CLEW takes a closer look at national days around the world. How and why are they celebrated? And we throw in a recipe or two from that country for you to try. The first country is Sweden, by Lisa Fuchs.
If you ever find yourself visiting Stockholm, the beautiful capital of Sweden, you absolutely must take a few hours to also visit the amazing Skansen – Sweden’s oldest open air museum (and animal park).
Skansen is right in the middle of Stockholm, on the island of Djurgården, and offers a variation of traditional events all through the year. So why do I mention this today? Well, Skansen also happens to be the birthplace of the Swedish national day!
In 1893 the founder of Skansen, Artur Hazelius, picked the 6th of June for a big celebration of the flag – a celebration which 90 years later turned into our national day. And he had two important reasons:
- Gustav Vasa was elected king, pretty long ago – on the 6th of June 1523. This put an official end to the Kalmar union and the Danish dominance of that same union, which had upset a lot of Swedes. Put it this way – the Danish king at the time went under the name “Christian the Tyrant” in Sweden.
- On the 6th of June in 1809, the Swedish government signed the “Instrument of Government” – basically a new set of rules on “the how and the who” when it came to running the country, and even more importantly – the general rights of the Swedish citizens like freedom of speech.
The day on Skansen was obviously a success, since it continued year after year. It was actually just called “Svenska Flaggans Dag”(The day of the Swedish flag) until 1983, when it was changed to be “Nationaldagen” (the National Day). In 2005, Sweden turned it up another notch and declared it a national bank holiday.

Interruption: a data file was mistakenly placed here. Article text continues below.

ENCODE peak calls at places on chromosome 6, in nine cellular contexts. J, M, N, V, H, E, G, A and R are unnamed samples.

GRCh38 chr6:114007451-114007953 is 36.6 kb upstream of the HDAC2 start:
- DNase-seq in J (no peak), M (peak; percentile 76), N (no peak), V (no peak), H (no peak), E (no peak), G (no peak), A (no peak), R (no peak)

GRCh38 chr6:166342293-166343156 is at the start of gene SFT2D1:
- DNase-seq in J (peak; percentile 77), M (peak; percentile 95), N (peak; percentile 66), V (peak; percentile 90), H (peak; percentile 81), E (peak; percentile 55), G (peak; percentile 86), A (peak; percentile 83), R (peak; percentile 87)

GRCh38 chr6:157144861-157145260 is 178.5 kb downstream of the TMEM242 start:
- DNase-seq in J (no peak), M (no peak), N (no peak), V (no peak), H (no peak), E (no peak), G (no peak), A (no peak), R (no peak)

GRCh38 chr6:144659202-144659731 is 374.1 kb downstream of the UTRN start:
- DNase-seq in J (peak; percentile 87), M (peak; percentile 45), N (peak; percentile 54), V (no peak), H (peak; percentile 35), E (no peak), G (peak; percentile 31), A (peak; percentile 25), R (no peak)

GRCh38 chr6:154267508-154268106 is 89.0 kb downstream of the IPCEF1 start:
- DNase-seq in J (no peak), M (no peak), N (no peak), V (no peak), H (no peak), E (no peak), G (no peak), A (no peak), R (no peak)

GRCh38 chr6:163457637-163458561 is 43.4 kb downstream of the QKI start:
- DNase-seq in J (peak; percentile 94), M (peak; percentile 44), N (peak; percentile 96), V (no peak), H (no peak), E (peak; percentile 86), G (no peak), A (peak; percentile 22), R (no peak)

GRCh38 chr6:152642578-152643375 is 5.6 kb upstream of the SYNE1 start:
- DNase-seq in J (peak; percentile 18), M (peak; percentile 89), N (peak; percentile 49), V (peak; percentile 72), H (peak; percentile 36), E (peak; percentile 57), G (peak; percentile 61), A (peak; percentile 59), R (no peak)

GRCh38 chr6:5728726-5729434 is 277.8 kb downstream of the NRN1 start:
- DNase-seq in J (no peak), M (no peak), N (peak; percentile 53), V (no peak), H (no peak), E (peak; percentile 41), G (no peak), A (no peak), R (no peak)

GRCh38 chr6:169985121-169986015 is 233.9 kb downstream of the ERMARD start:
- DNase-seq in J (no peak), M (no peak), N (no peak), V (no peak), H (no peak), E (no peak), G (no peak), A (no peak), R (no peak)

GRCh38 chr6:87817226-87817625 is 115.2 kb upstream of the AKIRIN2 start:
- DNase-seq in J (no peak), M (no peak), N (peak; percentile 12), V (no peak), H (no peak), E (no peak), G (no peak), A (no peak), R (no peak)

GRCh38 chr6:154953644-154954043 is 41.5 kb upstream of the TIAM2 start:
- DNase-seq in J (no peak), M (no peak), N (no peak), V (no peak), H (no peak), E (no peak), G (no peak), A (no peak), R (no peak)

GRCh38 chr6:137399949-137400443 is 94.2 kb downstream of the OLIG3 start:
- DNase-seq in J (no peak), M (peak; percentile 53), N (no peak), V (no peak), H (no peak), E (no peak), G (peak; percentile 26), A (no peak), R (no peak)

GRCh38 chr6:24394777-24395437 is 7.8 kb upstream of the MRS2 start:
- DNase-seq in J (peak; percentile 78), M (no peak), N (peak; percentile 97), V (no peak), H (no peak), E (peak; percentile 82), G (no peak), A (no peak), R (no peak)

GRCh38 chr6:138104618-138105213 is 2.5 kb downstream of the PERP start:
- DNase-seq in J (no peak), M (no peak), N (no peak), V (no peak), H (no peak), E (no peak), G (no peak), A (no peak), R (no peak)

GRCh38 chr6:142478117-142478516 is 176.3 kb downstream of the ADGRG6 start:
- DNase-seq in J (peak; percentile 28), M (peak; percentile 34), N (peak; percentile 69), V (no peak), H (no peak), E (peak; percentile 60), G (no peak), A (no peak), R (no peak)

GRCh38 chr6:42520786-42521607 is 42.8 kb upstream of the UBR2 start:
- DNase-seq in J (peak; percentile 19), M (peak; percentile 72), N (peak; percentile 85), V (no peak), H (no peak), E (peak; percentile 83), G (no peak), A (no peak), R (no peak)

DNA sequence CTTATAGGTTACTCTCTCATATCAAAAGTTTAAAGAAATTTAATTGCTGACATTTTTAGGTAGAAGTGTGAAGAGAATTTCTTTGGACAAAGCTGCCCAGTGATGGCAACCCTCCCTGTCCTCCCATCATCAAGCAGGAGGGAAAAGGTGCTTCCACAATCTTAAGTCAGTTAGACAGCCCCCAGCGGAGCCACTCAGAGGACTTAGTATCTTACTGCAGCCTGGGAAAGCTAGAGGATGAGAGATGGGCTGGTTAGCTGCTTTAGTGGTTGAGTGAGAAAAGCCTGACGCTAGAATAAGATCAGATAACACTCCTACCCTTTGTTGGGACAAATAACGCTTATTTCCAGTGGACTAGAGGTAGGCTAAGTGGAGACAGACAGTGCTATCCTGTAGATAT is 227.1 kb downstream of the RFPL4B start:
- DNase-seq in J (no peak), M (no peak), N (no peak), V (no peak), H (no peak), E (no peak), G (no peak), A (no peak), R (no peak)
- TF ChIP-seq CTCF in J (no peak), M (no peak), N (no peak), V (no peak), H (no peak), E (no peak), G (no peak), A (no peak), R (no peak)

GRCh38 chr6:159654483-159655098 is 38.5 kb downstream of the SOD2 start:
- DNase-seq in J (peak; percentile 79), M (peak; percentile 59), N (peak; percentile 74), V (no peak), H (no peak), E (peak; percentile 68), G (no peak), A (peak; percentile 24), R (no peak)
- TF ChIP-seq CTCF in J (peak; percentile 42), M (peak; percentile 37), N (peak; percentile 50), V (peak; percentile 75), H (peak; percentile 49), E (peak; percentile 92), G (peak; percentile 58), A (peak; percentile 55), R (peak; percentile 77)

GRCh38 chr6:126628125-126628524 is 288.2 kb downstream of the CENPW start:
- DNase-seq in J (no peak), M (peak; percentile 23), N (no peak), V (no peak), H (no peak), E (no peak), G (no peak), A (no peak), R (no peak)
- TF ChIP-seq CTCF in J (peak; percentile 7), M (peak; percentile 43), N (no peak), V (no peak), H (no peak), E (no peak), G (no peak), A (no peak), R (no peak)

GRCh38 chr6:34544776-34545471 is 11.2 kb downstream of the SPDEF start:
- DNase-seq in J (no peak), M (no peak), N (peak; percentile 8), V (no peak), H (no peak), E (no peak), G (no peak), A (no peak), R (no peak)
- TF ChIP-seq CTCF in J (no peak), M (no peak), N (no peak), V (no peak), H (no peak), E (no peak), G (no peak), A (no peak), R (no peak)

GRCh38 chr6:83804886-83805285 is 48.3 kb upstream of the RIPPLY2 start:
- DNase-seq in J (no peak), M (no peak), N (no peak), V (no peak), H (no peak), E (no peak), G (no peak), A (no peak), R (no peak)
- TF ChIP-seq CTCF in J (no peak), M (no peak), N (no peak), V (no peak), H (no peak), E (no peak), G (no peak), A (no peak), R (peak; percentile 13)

These days, celebrations take place all over the country in different forms, but the big, official, television broadcasted festivity – the one that the royal family attends – is still happening on Skansen, the very birthplace of the tradition.
Eat Swedish today!
As far as I know, there is no special food connected to this day, but to somehow acknowledge the three Swedish passports in my family, I’m going to make the most down to earth and simple meal, very common in every Swedish household. It’s called “pyttipanna” and means basically “leftovers – fried in a pan”. No wonder this dish is also playfully called “hänt i veckan” (happenings of the past week).
It consists of onions, potatoes (I use sweet potatoes), any vegetable you might have (in my case carrots) and some left over meat and/or sausages. Cut everything into cubes, and fry in a pan until (the potatoes are) done. Spice with parsley, pepper and salt, and serve with fried egg and pickled beetroot or cucumber.
And then on to dessert. Blueberries remind me of my childhood summers, when we spent whole days picking berries until our hands, knees and lips were purple. Those were the days!
The typical Swedish “smulpaj” (crumble) is made with seasonal berries or fruit that are covered with crumbly dough made of butter, flour, sugar and sometimes oatmeal or chopped nuts. It’s baked in the oven and served lukewarm with whipped cream, vanilla sauce or vanilla ice cream. In my family though – being gluten free – we make another version of this and you can find it at lieselathome.com where I call the recipe “the hunt for the perfect blueberry crumble”.
Hope you will join in today, making pyttipanna and smulpaj, and start your meal with a “smaklig måltid!” (enjoy your meal!).
Text and photos by Lisa Fuchs, June 6 2013